Many rentiers on this site and others are now reaching for the new panacea for this great balance sheet recession, that very same remedy used in 1931. Raise Short term interest rates!!! Give capital a safe and adequate return and all will be well!!! Just ignore all those debtors cutting back their purchases to pay off those debts by raising their interest cost!!!

    It will be another interesting controlled Keynsian experiment to invert the yield curve. We Keynsians predict that would cause a slow down in growth and create a strong risk of another recession. If we get an inverted yield curve (versus the not very healthy almost flat one we have now have), how not each of the last six recessions being preceded by such an inverted curve?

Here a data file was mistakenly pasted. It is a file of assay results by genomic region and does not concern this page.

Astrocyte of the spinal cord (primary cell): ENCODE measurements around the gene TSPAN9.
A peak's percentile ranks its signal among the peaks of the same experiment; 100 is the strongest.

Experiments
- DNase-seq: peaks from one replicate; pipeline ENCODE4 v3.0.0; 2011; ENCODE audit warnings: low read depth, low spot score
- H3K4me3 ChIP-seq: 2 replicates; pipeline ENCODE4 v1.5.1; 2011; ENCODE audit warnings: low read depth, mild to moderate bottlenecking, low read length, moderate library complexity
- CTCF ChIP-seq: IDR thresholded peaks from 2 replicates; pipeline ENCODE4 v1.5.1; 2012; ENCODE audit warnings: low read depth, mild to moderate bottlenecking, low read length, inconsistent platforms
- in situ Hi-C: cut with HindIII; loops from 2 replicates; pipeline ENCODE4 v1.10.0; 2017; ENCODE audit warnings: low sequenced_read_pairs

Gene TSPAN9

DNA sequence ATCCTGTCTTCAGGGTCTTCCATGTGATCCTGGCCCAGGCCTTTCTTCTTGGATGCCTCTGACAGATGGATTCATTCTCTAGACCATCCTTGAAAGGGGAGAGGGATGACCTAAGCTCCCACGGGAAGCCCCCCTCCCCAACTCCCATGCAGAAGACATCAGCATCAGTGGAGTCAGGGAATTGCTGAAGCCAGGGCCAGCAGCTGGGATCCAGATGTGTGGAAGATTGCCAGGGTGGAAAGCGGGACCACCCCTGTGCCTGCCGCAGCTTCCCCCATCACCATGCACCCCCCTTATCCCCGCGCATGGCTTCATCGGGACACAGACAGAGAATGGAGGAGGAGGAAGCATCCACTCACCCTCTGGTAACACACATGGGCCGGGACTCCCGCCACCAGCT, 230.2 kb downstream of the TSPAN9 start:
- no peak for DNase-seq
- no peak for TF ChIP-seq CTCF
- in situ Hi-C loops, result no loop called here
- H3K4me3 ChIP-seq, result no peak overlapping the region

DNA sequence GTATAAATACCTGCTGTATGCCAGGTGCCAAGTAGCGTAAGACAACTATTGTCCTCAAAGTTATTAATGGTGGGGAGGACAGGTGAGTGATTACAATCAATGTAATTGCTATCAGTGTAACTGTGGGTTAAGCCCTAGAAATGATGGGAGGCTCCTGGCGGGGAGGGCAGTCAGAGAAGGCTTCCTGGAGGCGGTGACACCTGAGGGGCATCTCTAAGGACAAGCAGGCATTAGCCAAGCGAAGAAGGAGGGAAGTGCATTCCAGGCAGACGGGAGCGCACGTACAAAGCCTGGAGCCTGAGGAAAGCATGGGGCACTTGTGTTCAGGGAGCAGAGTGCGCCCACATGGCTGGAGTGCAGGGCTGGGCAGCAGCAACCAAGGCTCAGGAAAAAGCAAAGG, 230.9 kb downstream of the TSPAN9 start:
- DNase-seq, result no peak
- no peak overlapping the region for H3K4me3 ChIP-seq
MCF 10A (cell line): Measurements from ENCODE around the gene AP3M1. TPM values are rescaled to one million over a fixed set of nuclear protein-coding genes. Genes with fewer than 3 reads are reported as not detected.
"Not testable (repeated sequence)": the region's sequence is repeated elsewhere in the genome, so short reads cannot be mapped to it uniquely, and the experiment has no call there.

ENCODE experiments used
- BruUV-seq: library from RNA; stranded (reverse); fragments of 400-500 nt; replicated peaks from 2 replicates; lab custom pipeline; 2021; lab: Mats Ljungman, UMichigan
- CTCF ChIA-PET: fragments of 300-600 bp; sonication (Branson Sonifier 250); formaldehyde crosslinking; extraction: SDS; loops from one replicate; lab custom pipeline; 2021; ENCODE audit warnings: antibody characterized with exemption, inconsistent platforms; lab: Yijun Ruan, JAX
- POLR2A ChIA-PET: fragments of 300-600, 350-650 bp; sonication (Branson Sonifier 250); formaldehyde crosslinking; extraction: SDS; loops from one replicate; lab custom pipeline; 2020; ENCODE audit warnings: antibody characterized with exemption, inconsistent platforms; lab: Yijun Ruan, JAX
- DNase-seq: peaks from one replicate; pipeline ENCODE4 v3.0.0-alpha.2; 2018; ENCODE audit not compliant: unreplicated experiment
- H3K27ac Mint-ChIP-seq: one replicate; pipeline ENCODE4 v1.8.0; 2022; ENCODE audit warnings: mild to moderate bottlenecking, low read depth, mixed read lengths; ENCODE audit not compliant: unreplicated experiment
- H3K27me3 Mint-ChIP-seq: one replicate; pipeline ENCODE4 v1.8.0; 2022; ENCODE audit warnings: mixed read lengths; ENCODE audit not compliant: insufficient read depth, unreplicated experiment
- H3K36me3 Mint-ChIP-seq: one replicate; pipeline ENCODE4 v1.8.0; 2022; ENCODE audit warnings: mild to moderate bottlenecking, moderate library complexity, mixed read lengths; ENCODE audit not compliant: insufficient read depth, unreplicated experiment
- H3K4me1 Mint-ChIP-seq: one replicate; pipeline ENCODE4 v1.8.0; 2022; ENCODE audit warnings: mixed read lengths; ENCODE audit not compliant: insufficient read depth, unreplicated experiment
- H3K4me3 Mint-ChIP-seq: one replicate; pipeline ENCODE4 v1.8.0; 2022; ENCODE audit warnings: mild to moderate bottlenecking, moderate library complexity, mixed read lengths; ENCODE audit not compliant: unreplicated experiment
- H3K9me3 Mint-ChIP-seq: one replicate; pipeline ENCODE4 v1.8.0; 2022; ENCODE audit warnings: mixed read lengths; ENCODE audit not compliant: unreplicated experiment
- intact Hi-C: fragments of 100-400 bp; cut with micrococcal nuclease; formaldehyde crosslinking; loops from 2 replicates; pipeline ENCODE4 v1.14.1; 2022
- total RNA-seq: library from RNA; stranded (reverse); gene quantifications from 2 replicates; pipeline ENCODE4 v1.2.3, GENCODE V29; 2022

Well folks recession, depression, who cares really if you are in the 1%. You rentiers do pretty well with deflation and it appears we are moving that way.

    A couple of technical speculations about the price rise over the last year. Owner equivalent rent makes up about 1/3d of core CPI. This one factor, rents, appears to have exaggerated the rise of inflation over the past year as demand has exceeded new supply in rental housing. This appears transitory phenomena, particularly if employment growth stalls.

    Grocery prices, have gone up some over the last two years, but now appear to be flattening and regressing. Overall, I spend about the same as I did three years ago when I substitute items that fall in price for things that go up. (Pork seems very cheap compared to beef right now.) Some things, with 7 billion people in the world are just going to get more expensive then others in relative terms (fish for instance), but that is not inflation.